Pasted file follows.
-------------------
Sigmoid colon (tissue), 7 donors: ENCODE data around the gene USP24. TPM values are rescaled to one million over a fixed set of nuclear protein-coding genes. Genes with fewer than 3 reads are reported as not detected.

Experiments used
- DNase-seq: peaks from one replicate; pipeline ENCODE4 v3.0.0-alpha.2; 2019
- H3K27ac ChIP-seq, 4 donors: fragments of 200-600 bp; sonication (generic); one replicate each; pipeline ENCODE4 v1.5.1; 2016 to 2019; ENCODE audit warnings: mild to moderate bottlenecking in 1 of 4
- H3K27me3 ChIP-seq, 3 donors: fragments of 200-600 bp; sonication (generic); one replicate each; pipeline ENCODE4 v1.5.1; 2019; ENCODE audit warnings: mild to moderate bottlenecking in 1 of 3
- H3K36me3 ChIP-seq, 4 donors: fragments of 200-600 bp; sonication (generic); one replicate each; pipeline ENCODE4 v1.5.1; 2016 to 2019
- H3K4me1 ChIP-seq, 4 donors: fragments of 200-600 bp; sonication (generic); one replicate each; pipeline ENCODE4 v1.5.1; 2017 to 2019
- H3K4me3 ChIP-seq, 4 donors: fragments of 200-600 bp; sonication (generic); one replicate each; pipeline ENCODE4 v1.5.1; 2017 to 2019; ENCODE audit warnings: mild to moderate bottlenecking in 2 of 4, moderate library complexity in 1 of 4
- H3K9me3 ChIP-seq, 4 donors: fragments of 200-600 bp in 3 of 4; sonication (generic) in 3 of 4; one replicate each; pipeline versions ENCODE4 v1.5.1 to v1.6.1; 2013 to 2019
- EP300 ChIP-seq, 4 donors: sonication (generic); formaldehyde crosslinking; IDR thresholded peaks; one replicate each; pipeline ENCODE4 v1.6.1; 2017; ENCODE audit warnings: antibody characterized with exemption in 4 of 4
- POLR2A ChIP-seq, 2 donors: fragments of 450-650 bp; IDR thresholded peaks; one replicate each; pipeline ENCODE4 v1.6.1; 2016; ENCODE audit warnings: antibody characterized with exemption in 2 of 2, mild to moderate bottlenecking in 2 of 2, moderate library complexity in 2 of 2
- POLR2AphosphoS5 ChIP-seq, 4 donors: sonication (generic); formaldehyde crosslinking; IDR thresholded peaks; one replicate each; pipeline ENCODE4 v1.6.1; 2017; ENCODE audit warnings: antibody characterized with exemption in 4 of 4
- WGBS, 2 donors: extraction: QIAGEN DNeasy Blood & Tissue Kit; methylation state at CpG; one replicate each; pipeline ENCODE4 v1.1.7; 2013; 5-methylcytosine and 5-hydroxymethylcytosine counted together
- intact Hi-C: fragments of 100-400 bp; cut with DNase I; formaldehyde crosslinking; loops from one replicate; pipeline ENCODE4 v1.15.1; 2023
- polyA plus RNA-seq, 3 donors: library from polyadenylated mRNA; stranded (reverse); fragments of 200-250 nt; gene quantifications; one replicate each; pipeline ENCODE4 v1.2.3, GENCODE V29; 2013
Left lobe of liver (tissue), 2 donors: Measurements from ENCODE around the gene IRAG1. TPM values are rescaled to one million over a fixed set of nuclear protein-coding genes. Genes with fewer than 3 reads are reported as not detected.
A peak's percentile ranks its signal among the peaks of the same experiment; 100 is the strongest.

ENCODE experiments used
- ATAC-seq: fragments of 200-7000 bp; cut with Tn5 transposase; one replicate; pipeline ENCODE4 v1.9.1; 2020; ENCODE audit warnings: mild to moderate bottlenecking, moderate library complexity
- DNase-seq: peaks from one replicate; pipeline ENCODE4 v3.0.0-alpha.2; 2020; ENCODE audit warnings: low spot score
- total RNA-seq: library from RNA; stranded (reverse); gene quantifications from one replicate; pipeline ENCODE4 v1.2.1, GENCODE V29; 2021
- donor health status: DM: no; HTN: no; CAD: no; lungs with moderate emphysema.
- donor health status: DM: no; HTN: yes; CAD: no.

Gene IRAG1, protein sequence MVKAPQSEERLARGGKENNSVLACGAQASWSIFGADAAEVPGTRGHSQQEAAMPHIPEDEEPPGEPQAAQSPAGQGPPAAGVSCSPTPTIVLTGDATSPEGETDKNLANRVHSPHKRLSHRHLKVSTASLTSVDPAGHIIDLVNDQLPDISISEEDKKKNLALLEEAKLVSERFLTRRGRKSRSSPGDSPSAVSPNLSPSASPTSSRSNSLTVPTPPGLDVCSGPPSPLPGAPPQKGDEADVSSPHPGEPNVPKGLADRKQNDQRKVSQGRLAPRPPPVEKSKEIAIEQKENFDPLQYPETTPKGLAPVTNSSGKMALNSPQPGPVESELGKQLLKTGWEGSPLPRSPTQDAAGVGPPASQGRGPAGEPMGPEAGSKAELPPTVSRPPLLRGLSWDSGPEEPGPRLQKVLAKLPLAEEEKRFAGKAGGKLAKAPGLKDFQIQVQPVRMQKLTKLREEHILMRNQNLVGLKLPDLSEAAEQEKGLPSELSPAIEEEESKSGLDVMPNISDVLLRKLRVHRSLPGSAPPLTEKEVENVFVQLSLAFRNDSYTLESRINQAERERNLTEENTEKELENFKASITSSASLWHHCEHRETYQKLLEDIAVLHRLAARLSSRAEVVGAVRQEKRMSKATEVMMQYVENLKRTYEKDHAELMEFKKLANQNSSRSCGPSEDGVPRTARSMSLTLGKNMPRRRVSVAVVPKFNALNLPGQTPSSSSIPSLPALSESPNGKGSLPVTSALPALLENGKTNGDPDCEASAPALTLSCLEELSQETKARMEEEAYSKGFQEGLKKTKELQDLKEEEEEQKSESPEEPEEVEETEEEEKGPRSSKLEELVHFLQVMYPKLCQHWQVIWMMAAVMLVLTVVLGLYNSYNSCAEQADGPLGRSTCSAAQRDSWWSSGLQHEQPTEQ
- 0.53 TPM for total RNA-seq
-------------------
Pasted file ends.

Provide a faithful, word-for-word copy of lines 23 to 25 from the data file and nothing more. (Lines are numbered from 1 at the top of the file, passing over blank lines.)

- donor health status: DM: no; HTN: yes; CAD: no.

Gene IRAG1, protein sequence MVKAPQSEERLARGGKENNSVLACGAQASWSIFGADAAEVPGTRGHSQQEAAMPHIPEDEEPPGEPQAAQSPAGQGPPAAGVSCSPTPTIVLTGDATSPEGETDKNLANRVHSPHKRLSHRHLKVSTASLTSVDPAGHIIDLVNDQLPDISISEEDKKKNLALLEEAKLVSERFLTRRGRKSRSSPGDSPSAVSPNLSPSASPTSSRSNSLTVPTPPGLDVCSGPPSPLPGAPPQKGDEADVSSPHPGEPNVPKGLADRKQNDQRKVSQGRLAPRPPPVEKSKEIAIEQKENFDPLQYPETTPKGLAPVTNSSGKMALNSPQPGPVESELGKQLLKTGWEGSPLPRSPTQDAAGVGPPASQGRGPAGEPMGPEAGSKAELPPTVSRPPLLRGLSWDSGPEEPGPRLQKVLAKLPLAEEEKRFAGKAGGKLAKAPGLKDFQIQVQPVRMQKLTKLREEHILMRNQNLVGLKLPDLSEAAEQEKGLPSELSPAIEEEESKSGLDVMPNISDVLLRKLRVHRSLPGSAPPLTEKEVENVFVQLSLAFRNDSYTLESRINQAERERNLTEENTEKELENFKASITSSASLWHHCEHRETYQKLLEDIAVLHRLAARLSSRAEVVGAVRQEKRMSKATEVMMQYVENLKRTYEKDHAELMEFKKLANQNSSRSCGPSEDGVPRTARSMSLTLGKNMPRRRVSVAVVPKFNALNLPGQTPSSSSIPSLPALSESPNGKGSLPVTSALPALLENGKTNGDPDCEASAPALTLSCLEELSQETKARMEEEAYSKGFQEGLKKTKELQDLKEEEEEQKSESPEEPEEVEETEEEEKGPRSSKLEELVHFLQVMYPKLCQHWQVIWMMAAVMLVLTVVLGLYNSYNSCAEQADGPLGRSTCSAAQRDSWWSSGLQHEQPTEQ
- 0.53 TPM for total RNA-seq